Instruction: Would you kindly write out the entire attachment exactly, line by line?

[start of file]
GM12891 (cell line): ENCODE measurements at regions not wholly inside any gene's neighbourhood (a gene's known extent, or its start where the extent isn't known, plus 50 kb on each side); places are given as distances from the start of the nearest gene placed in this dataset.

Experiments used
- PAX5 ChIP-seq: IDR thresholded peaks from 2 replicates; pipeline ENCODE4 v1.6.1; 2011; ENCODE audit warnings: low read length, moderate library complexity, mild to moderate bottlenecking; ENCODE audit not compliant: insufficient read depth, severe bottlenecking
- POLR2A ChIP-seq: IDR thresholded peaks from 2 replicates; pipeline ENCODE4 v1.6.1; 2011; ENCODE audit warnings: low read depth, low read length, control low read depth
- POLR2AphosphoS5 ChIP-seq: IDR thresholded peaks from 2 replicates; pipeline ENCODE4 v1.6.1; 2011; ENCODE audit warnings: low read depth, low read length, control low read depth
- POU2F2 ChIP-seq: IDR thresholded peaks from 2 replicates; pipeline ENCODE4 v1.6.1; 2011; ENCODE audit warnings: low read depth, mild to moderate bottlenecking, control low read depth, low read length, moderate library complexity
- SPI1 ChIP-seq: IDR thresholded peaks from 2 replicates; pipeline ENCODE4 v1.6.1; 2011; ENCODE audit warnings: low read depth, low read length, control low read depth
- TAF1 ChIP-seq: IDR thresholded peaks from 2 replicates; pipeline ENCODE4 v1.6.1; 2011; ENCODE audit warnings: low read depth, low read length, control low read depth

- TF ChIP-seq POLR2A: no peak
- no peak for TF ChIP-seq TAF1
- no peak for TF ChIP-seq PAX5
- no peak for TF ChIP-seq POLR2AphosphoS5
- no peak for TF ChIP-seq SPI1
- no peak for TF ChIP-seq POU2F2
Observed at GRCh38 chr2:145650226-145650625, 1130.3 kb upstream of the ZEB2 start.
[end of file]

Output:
GM12891 (cell line): ENCODE measurements at regions not wholly inside any gene's neighbourhood (a gene's known extent, or its start where the extent isn't known, plus 50 kb on each side); places are given as distances from the start of the nearest gene placed in this dataset.

Experiments used
- PAX5 ChIP-seq: IDR thresholded peaks from 2 replicates; pipeline ENCODE4 v1.6.1; 2011; ENCODE audit warnings: low read length, moderate library complexity, mild to moderate bottlenecking; ENCODE audit not compliant: insufficient read depth, severe bottlenecking
- POLR2A ChIP-seq: IDR thresholded peaks from 2 replicates; pipeline ENCODE4 v1.6.1; 2011; ENCODE audit warnings: low read depth, low read length, control low read depth
- POLR2AphosphoS5 ChIP-seq: IDR thresholded peaks from 2 replicates; pipeline ENCODE4 v1.6.1; 2011; ENCODE audit warnings: low read depth, low read length, control low read depth
- POU2F2 ChIP-seq: IDR thresholded peaks from 2 replicates; pipeline ENCODE4 v1.6.1; 2011; ENCODE audit warnings: low read depth, mild to moderate bottlenecking, control low read depth, low read length, moderate library complexity
- SPI1 ChIP-seq: IDR thresholded peaks from 2 replicates; pipeline ENCODE4 v1.6.1; 2011; ENCODE audit warnings: low read depth, low read length, control low read depth
- TAF1 ChIP-seq: IDR thresholded peaks from 2 replicates; pipeline ENCODE4 v1.6.1; 2011; ENCODE audit warnings: low read depth, low read length, control low read depth

- TF ChIP-seq POLR2A: no peak
- no peak for TF ChIP-seq TAF1
- no peak for TF ChIP-seq PAX5
- no peak for TF ChIP-seq POLR2AphosphoS5
- no peak for TF ChIP-seq SPI1
- no peak for TF ChIP-seq POU2F2
Observed at GRCh38 chr2:145650226-145650625, 1130.3 kb upstream of the ZEB2 start.